Seen in Jeonju

Archive for October, 2010

Index of 1972: 1-15

16th October 2010

Here are the first fifteen films produced in Korea in 1972. Back when I took the photos for these from the newpaper stacks in the basement of the university library, my old camera was on its last legs. I have since bought a new one, but some of the images may not be very clear, so for that I apologize.  Just click the thumbnail to see the full-sized image. They can also be accessed by director through the tab at the top of the page marked “Movies of the 70s”

72-001, 72-002, 72-003, 72-004, 72-005, 72-006, 72-007, 72-008, 72-009, 72-010, 72-011,72-012, 72-013, 72-014, 72-015

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Korean Box Office: Oct. 8-10

11th October 2010




1. End Call (jp)– d. Kiyoshi Yamamoto, starring Yuria Haga, Asami Usuda

2. Ha:l (kr)– d. Yoon Yong-jin, starring Woo Sang-jeon, Jo Yong-joo

3. I, Giovanni (it)– d. Carlos Saura, starring Lorenzo Balducci, Lino Guanciale

4. Midnight FM (kr)– d. Kim Sang-man, starring Soo Ae, Yoo Ji-tae

5. Reign of Assassins (ch/us/hk)– d. John Woo, starring Jeong Woo-seong, Michelle Yeoh

6. 22 Bullets (fr)– d. Richard Berry, starring Jean Reno, Kad Merad

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Dear Soldier (1944)

10th October 2010

dear soldierNot too long ago, I had written a short review of Military Train (1938) and three years earlier, Angels on the Street (1941).  Both of these films were made expressly to to promote the policies of the Japan and in both of those movies, the points promoting the views of the office of the Governor General were, for the most part, delivered subtly. Both of those films had a typical story with a plot that moved along and a crisis to be solved. There were characters that we could identify and care about. Dear Soldier is not like those other films at all. It was made in 1944. Japanese rule was at its strictest–Korean language was forbidden, resources from Korea, including human resources, were being used to fight the Pacific War. What started out as a volunteer system for gathering soldiers on the peninsula, as seen in the film Volunteer (1941) soon turned to conscription. However, Dear Soldier does not feature a plot that advances. Time passes for the characters but we actually learn remarkably little about them. They are Everymen and are supposed to exemplify how young men and their families should deal with the draft. By 1944, Japan was in desperate straits and the war was not going well. The general in the film announces that these first draftees whom we watch will be the first of untold thousands from the peninsula. There was certainly a desire to make the process of conscription and training seem as pleasant as possible.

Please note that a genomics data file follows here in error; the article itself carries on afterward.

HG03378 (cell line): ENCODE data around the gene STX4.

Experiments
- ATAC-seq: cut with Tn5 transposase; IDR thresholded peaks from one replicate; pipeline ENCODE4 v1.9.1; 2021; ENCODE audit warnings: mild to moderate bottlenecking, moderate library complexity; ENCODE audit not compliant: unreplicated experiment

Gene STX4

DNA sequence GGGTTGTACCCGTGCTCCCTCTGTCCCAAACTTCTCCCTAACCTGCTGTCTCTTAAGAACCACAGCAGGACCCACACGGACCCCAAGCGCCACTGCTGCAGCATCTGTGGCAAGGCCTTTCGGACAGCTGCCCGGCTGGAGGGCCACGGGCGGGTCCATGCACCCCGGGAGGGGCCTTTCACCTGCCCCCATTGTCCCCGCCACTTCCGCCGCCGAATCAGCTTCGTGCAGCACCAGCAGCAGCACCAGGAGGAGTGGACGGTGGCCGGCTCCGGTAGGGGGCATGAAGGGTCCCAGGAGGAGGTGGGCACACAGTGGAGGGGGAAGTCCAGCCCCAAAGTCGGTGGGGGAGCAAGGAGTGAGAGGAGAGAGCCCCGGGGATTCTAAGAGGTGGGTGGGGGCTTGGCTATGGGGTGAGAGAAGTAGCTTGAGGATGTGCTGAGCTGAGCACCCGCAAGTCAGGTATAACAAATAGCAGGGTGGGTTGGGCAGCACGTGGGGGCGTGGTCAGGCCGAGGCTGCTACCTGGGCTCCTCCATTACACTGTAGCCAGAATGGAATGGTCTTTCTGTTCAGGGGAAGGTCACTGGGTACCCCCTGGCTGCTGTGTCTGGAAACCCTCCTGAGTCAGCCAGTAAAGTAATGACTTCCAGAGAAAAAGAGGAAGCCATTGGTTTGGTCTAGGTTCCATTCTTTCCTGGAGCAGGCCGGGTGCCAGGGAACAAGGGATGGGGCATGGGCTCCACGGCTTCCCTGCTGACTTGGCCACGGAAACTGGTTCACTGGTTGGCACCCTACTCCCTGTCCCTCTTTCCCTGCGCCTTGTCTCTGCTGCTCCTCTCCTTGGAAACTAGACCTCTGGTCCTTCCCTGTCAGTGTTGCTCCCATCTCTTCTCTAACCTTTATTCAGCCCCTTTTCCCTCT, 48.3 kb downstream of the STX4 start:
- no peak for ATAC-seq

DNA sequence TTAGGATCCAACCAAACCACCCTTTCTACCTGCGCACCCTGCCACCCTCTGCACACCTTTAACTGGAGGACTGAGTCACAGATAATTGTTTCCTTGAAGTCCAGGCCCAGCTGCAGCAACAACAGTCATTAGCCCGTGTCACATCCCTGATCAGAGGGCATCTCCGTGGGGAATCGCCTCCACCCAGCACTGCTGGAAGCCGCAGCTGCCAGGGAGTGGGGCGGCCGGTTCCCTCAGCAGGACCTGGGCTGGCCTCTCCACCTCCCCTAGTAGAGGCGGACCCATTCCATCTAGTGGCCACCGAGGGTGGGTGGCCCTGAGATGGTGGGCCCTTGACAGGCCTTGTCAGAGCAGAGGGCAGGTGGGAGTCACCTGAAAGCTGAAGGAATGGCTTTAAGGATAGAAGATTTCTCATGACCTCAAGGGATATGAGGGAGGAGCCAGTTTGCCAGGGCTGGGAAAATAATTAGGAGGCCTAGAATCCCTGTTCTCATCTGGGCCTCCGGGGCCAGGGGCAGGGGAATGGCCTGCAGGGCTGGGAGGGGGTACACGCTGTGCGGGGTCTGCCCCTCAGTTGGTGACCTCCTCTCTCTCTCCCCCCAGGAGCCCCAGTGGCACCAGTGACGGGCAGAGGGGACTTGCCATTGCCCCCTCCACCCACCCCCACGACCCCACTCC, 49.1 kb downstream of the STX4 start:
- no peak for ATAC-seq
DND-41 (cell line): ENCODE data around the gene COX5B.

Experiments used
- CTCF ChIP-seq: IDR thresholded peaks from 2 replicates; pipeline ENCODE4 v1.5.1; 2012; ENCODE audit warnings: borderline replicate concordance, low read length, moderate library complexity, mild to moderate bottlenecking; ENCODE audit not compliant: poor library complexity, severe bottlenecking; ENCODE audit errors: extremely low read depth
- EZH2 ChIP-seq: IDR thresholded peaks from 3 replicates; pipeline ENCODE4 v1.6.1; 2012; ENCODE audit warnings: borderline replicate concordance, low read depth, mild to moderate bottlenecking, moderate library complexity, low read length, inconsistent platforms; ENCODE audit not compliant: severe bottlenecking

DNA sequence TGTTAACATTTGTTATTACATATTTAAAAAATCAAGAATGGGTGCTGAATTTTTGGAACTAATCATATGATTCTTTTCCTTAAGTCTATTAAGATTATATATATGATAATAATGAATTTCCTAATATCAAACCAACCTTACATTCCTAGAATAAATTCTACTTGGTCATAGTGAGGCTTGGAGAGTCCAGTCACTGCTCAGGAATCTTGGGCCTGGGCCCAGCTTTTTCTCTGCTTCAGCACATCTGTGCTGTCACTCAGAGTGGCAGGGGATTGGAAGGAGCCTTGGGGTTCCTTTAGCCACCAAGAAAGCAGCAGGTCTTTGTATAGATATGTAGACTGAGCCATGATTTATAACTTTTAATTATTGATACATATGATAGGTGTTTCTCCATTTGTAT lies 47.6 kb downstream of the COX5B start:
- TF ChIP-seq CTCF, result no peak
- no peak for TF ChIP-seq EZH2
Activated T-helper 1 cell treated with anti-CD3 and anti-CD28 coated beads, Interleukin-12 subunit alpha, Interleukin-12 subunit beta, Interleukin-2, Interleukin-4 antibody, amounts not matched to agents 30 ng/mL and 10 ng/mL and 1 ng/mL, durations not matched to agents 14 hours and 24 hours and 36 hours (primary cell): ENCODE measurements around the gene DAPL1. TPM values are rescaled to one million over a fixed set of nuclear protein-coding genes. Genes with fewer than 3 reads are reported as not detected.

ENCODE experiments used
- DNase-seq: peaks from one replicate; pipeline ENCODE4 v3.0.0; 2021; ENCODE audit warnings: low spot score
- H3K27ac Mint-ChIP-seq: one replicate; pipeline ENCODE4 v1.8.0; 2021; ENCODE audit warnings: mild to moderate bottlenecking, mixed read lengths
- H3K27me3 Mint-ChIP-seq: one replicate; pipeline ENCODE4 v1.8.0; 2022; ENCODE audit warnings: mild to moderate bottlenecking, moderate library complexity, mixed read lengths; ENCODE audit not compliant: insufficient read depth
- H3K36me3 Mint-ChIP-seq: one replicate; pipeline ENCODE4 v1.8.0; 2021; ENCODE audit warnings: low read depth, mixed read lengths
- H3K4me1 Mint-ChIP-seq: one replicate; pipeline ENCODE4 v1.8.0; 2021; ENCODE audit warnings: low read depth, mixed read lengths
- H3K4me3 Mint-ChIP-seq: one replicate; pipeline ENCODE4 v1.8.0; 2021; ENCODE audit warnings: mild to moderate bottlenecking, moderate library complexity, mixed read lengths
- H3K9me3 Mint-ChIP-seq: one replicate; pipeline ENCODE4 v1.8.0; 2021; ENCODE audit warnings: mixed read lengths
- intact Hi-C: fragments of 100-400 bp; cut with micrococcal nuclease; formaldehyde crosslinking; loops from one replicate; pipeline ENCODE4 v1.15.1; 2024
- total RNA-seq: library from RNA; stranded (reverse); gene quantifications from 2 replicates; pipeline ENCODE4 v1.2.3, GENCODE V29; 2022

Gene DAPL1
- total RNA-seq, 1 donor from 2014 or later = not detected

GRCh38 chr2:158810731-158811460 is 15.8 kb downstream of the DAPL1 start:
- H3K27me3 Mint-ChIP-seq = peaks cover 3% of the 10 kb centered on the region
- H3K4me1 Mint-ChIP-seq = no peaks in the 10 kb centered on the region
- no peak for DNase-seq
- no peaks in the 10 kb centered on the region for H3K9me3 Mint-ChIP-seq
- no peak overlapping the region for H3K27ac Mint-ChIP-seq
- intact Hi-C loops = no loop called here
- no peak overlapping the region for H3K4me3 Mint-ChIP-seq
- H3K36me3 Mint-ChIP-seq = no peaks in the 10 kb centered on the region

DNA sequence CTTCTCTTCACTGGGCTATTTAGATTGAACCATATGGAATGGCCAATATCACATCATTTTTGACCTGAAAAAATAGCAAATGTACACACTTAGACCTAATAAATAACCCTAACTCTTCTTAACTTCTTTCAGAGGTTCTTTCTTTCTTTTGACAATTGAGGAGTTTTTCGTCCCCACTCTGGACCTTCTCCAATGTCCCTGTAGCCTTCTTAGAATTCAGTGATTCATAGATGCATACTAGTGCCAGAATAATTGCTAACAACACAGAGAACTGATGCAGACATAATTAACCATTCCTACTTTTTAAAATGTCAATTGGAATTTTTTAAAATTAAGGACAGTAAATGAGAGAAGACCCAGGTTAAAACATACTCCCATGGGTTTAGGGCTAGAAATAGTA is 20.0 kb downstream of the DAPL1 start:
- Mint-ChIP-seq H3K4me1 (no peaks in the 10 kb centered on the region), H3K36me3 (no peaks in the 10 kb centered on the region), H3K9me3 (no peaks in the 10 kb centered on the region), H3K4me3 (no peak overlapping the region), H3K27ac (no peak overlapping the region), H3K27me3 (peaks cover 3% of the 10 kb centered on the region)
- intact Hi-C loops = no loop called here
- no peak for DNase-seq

The movie pulls out all the stops and makes joining the Japanese military appealing. Vats of rice are shown being prepared for the soldiers. Chicken and meat are prepared on shelves in industrial-sized ovens. The recruits are given more snacks and cookies than they can eat. The importance of food shoul not be under estimated. It was in short supply in the later days of Japanese rule. In fact, the same director who made this film, Bang Han-joon, made another that same year, The Story of Big Whales, which was to convince people that the whalin/fishing industry was not in trouble and their hungry days would soon be over. Seeing so much food supplied to the recruits must have made the idea of being forced to join the army somewhat better for at least a few young men.